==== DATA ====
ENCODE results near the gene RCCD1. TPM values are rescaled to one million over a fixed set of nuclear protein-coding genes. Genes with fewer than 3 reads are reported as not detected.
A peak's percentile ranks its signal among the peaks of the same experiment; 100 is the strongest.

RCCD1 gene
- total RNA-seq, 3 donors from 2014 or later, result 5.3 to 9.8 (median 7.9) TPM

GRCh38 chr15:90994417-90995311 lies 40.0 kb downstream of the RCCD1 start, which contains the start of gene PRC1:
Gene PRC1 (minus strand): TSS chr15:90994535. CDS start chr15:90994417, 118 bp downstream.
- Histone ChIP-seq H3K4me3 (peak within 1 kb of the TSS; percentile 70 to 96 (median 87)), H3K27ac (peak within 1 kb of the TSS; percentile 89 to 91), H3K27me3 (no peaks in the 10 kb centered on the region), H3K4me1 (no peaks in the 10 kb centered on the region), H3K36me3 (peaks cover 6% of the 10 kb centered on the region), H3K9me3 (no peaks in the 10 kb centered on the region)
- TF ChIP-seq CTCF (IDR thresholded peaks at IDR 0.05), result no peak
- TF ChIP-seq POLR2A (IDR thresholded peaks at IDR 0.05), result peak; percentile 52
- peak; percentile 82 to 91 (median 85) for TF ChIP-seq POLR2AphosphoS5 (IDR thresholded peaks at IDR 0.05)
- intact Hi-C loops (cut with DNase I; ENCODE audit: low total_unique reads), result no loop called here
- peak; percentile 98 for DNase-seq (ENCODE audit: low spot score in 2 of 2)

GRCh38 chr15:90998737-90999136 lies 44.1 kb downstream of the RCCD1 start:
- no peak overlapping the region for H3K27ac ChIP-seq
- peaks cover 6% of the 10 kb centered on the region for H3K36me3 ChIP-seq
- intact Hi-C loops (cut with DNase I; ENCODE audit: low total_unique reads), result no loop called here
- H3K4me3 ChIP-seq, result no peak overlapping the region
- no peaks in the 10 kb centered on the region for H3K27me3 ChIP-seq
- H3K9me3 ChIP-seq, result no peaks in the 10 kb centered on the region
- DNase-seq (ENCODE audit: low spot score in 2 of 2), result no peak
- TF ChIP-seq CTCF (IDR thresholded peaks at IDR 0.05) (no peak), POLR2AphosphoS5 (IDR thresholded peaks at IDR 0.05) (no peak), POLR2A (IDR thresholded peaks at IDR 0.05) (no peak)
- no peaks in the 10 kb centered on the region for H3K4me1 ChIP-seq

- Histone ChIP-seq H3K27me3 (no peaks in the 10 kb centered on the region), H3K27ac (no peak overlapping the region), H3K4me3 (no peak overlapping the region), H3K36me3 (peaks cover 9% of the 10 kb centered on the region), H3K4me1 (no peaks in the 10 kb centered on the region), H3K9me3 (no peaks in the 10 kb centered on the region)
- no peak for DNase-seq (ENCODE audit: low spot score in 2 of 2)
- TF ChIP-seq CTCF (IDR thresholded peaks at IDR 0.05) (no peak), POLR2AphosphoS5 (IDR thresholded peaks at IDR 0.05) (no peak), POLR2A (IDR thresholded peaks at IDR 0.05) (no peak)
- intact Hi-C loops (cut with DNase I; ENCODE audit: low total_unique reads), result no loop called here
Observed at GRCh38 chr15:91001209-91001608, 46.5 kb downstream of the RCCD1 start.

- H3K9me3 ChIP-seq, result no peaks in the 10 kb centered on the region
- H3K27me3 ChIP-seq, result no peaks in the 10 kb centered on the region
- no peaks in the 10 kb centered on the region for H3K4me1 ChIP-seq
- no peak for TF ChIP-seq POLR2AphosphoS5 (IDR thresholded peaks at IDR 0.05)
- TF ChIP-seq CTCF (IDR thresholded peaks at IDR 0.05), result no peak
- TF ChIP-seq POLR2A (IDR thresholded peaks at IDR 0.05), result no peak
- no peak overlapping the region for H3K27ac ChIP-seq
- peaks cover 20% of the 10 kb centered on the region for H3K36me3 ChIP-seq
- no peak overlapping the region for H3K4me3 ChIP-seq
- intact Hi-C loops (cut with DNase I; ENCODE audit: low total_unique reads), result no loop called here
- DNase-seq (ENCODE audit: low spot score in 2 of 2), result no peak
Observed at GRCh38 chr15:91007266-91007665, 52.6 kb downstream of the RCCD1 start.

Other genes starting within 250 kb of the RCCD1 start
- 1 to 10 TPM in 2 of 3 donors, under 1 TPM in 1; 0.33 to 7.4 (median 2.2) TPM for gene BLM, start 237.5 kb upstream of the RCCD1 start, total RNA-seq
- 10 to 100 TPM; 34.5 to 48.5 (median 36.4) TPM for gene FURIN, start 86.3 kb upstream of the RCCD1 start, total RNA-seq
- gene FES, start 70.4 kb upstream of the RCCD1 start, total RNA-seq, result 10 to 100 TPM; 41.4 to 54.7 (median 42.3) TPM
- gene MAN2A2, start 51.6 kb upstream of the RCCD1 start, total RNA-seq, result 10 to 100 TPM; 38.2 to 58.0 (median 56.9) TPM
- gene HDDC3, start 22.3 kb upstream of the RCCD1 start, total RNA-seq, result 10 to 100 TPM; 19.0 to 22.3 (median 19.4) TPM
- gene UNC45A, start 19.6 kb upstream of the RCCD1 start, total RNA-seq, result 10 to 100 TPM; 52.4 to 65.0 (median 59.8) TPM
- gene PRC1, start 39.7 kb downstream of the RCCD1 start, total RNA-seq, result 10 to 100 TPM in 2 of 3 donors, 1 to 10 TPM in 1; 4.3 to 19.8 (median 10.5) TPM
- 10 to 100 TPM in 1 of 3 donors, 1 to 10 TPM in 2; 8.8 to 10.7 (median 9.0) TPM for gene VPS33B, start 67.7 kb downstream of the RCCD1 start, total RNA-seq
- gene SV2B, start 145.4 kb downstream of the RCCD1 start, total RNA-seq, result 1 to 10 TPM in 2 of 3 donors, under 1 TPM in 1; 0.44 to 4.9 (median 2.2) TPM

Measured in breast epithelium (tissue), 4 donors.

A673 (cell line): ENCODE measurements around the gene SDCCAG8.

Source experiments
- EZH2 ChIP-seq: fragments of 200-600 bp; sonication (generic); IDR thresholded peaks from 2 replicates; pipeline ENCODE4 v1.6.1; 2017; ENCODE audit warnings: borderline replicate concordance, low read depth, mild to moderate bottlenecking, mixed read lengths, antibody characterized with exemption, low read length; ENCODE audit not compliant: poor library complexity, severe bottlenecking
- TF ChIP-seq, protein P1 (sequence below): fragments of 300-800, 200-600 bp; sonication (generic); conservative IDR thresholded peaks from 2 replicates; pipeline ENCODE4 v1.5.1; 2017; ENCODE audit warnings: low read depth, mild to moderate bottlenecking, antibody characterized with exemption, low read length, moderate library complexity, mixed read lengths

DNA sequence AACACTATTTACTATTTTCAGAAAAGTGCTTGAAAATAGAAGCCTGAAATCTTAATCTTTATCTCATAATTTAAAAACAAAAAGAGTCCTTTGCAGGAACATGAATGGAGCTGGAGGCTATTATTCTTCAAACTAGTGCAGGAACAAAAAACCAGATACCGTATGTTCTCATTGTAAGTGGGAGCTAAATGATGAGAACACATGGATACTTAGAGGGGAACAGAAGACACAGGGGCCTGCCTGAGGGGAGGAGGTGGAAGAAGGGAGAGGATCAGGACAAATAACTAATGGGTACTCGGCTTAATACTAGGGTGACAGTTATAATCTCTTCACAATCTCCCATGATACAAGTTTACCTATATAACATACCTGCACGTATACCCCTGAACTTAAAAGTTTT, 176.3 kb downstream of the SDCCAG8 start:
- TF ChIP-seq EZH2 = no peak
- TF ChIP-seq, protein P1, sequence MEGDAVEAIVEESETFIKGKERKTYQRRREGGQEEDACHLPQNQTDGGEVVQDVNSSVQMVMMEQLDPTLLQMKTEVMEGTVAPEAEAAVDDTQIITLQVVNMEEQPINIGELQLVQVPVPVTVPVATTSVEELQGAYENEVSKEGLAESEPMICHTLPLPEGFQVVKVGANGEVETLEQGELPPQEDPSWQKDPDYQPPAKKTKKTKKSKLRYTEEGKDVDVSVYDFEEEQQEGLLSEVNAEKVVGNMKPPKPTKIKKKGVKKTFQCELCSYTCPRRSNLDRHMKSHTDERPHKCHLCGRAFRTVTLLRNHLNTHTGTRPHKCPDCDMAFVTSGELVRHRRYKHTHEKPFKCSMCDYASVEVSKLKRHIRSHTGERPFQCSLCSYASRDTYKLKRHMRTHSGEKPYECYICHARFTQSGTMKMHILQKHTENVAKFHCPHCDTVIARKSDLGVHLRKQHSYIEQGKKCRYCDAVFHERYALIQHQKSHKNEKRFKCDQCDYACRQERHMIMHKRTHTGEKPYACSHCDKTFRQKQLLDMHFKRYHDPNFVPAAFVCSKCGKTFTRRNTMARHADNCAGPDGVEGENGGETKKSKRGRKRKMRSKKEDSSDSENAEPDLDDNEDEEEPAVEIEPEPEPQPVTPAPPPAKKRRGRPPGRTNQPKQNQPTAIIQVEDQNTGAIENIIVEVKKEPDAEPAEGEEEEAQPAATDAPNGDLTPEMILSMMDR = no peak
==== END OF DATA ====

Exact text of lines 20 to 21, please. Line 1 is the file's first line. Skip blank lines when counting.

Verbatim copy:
- DNase-seq (ENCODE audit: low spot score in 2 of 2), result no peak
- TF ChIP-seq CTCF (IDR thresholded peaks at IDR 0.05) (no peak), POLR2AphosphoS5 (IDR thresholded peaks at IDR 0.05) (no peak), POLR2A (IDR thresholded peaks at IDR 0.05) (no peak)